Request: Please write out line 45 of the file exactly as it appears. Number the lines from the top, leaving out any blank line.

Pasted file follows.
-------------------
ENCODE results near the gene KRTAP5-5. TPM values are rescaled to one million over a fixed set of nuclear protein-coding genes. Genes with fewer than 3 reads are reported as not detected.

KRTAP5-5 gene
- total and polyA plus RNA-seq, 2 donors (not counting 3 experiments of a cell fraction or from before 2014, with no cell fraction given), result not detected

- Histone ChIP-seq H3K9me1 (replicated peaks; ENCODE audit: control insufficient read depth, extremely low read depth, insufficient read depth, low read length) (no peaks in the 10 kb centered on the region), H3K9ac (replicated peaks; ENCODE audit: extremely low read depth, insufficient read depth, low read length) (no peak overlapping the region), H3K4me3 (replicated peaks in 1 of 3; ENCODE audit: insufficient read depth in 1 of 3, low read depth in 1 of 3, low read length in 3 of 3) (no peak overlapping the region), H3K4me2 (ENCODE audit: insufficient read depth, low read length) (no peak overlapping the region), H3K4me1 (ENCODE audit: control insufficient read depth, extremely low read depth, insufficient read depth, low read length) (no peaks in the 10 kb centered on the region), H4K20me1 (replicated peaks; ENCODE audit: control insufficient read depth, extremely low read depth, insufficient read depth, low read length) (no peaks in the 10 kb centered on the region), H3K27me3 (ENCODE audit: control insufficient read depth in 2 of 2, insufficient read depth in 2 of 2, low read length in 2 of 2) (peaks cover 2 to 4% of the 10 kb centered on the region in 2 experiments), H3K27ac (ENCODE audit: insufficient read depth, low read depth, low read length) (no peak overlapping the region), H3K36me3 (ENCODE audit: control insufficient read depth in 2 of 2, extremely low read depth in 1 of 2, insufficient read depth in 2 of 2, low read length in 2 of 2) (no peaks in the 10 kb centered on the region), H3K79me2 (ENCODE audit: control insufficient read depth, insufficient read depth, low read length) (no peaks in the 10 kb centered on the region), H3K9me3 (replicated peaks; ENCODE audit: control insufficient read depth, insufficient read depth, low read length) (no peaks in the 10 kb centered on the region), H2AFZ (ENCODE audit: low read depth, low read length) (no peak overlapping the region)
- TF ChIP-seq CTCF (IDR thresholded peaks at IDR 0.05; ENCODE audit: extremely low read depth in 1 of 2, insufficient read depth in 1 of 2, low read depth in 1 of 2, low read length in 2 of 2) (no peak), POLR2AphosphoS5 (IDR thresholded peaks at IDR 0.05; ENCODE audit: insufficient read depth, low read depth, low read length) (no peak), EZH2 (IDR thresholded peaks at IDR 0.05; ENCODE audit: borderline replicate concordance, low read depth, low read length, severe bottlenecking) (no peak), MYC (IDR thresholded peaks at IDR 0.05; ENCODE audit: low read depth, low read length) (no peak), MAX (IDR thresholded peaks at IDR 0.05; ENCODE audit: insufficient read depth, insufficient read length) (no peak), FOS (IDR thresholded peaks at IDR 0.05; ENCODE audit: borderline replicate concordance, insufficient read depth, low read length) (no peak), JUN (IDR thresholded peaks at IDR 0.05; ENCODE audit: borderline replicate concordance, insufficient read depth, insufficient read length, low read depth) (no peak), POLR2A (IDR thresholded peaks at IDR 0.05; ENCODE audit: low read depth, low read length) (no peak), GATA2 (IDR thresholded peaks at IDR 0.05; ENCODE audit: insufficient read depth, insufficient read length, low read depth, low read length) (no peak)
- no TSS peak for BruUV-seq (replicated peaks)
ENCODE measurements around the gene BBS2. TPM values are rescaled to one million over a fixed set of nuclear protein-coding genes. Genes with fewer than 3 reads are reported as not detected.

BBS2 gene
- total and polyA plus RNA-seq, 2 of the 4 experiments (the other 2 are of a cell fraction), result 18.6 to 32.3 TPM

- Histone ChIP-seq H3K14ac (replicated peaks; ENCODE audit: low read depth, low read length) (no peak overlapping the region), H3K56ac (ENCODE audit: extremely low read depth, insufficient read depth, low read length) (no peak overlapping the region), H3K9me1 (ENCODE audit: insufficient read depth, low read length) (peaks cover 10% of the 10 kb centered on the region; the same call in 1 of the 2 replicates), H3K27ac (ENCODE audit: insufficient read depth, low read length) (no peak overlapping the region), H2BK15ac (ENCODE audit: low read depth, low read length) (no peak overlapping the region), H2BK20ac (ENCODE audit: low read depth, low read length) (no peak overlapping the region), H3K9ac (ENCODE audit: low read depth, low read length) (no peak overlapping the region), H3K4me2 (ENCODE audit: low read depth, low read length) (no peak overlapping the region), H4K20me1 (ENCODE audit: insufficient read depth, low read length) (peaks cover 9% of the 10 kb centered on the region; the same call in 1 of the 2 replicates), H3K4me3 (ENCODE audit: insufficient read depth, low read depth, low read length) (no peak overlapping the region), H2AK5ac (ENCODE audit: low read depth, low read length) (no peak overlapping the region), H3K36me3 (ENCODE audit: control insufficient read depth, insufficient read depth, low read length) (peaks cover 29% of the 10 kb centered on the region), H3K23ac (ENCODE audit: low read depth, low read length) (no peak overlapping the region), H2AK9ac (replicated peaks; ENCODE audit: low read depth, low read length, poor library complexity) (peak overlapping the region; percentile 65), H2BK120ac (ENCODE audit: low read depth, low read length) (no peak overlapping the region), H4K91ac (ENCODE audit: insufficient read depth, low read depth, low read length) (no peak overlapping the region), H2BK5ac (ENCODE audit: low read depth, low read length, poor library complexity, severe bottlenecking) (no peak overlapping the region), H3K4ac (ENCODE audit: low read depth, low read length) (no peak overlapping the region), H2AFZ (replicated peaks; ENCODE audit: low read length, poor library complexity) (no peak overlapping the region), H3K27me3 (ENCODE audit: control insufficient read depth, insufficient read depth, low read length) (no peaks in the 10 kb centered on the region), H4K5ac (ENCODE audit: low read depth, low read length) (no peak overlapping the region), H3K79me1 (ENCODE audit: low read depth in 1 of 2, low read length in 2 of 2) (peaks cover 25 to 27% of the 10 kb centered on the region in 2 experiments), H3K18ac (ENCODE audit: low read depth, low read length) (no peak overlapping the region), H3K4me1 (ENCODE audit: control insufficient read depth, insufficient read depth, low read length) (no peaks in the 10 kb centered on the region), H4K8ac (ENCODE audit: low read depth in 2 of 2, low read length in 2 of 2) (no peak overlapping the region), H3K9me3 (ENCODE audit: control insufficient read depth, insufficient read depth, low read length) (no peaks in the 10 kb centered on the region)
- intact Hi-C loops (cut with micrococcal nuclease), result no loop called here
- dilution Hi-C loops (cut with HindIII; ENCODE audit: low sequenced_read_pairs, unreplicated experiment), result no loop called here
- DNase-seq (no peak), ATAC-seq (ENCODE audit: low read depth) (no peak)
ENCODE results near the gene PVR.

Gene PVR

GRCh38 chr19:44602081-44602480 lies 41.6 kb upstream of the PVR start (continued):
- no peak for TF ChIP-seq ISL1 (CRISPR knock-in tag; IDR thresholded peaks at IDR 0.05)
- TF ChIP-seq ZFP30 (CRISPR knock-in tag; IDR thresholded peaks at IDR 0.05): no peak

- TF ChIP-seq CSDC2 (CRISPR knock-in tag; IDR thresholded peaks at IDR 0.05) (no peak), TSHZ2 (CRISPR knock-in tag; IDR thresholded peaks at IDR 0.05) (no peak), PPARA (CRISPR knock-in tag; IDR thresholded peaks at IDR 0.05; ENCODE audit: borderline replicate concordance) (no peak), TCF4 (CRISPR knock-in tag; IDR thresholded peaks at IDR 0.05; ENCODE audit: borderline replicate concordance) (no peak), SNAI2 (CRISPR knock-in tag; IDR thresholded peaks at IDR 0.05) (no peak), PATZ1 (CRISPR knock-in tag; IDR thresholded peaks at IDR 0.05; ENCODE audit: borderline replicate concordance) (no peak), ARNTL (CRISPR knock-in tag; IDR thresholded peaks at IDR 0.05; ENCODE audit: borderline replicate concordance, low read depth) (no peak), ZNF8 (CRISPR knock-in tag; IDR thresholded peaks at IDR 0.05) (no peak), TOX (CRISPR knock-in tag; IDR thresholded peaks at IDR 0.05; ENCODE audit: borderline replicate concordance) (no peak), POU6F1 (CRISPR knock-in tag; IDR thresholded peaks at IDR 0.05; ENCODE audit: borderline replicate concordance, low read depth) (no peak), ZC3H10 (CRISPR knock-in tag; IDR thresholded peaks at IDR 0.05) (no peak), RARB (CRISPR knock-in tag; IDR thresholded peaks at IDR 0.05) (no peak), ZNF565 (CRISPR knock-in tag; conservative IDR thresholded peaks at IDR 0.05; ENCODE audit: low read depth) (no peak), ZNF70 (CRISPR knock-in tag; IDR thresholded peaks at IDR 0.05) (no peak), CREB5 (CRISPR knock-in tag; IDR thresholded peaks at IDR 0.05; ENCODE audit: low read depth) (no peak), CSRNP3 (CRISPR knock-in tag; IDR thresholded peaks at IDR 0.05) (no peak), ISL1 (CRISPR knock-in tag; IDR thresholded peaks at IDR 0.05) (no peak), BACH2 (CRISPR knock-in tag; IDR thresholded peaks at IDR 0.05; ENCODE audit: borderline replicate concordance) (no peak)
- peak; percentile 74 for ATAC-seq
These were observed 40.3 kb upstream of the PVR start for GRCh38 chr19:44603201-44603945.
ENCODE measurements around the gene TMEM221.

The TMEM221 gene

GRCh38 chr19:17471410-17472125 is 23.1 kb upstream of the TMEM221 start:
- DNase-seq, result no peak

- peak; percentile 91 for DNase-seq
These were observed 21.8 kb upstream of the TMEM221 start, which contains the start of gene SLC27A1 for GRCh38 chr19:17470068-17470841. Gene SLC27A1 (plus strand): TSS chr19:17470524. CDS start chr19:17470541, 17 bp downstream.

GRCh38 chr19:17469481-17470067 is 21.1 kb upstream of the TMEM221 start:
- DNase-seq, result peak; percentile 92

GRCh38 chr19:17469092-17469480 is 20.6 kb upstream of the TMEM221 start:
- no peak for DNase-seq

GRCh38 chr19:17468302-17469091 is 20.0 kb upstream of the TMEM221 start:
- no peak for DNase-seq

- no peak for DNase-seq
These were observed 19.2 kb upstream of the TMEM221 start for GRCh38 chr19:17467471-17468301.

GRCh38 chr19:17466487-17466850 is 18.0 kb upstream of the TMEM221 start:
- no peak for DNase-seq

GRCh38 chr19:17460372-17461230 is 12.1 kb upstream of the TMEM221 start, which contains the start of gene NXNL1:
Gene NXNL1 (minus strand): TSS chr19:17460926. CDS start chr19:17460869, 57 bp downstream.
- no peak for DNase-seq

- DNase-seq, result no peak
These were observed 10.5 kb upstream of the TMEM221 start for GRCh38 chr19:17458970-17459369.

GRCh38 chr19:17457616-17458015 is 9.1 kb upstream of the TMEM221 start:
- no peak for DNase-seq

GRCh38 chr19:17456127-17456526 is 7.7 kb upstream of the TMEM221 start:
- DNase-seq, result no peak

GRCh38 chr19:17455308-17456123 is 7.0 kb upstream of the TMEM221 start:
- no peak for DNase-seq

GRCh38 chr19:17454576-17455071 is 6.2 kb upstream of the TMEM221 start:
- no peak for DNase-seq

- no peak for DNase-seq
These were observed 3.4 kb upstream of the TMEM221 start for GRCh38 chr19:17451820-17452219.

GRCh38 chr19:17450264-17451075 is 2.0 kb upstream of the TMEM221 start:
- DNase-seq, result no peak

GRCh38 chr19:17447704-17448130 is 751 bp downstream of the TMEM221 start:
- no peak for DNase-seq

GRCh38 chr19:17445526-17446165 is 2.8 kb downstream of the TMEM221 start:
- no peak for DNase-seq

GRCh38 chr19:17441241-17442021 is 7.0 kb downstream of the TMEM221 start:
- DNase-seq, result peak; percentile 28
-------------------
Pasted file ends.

GRCh38 chr19:17456127-17456526 is 7.7 kb upstream of the TMEM221 start: